"An attorney at law is absolutely privileged to publish defamatory matter concerning another in communications preliminary to a proposed judicial proceeding, or in the institution of, or during the course and as a part of, a judicial proceeding in which he participates as counsel, if it has some relation to the proceeding."

Restatement (Second) of Torts § 586 (1977). "The privilege applies regardless of malice, bad faith, or any nefarious motives on the part of the lawyer so long as the conduct complained of has some relation to the litigation." Anenson, supra at 918. See Sriberg v. Raymond, 370 Mass. 105, 109 (1976) (adopting formulation of litigation privilege described in Restatement).

In Massachusetts, as in all States that have adopted this formulation, application of the privilege extends beyond statements that are made in the court room itself to "communications preliminary to a proposed judicial proceeding." Sriberg, 370 Mass. at 108. In Sriberg, supra at 105, 109, for instance, this court held that an attorney was immune from liability for allegedly defamatory statements contained in a letter that the attorney mailed to the plaintiff, in which the attorney threatened to pursue litigation. Although formal proceedings had yet to begin, we observed that "[i]t appears desirable to install the privilege where such statements are made by an attorney engaged in his [or her] function as an attorney[,] whether in the institution or conduct of litigation or in conferences and other communications preliminary to litigation" (emphasis added). Id. at 109.

Moreover, under the formulation set forth in the Restatement, the litigation privilege protects defamatory statements made in the course of judicial proceedings "even if uttered maliciously or in bad faith." Mezullo v. Maletz, 331 Mass. 233, 236 (1954). This court has reasoned that if the privilege were conditioned on the speaker's honest intentions, "he or she [might] still have to go to court to prove the absence of malice or recklessness."

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Correllas v. Viveiros, 410 Mass. 314, 320 (1991). "[T]he privilege would afford small comfort . . . if there was a possibility that [the speaker] would be subjected in every instance to an inquiry as to his [or her] motives." Mezzulo, supra at 237.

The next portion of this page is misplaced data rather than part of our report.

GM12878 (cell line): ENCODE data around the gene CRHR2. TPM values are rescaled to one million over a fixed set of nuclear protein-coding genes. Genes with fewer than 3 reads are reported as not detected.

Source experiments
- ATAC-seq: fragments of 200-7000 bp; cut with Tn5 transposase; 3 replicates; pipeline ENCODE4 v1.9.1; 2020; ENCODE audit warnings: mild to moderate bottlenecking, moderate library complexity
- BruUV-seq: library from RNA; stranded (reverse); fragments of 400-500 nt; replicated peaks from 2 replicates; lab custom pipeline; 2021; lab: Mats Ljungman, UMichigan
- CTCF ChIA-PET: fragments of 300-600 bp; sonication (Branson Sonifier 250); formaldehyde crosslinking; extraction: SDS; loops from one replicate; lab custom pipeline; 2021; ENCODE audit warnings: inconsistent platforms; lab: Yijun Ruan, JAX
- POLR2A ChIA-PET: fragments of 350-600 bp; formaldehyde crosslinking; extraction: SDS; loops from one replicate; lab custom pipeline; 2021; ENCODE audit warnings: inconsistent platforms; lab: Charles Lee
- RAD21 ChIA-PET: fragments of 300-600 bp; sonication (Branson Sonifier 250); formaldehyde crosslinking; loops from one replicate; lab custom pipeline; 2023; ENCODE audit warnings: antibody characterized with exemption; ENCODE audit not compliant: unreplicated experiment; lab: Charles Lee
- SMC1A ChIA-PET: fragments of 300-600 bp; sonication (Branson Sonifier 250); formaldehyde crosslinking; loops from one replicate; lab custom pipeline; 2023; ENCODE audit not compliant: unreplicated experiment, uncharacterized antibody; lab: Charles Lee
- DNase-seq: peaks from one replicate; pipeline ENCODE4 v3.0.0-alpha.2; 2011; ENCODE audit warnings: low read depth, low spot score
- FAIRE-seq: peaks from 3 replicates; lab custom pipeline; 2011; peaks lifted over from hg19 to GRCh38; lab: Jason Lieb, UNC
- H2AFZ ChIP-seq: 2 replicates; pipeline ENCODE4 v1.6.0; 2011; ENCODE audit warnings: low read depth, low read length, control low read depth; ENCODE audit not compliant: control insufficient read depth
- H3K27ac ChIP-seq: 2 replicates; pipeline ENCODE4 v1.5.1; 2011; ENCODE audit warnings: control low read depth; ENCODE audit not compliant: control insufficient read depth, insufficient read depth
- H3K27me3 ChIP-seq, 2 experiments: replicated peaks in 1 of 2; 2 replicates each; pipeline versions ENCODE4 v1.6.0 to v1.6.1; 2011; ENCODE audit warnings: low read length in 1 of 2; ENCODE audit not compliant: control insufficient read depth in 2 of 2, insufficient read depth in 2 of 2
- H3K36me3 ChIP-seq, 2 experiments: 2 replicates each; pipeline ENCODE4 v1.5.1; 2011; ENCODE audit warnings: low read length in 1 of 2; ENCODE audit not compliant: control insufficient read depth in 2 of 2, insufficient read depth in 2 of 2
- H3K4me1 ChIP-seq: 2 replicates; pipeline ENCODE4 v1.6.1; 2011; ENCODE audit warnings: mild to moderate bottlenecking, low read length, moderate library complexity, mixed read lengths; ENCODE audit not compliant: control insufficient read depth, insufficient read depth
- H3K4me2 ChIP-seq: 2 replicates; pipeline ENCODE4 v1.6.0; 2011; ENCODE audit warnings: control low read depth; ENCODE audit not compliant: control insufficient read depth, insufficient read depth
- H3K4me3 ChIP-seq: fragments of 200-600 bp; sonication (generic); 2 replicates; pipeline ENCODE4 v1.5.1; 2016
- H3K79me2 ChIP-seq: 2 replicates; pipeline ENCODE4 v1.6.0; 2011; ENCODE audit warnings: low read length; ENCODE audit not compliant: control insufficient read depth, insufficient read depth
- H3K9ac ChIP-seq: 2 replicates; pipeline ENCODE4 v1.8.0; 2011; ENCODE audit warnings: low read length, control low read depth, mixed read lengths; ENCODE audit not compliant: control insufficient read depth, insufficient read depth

Although the privilege developed to protect lawyers from defamation suits, its scope has expanded in many States to bar additional claims, because "[a] privilege which protected an individual from liability for defamation would be of little value if the individual were subject to liability under a different theory of tort." Correllas, 410 Mass. at 324. See Lark Hill, The Litigation Privilege: Its Place in Contemporary Jurisprudence, 44 Hofstra L. Rev 401, 404 (2016). In Massachusetts, for example, it is well established that "[t]he privilege applies not only to defamation claims brought against [an] attorney, but to civil liability generally." Bartle v. Berry, 80 Mass. App. Ct. 372, 378 (2008). Thus, the privilege has been applied in Massachusetts to bar claims for intentional infliction of emotional distress, see Correllas, supra; abuse of process and negligence, see Robert L. Sullivan, D.D.S., P.C. v. Birmingham, 11 Mass. App. Ct. 359, 360, 367-368 (1981) (Sullivan); invasion of privacy, violations of G. L. c. 93A, and violations of the Civil Rights Act, G. L. c. 12, §§ 11H-11J, see Doe v. Nutter, McClennen & Fish, 41 Mass. App. Ct. 137, 140-141 (1996).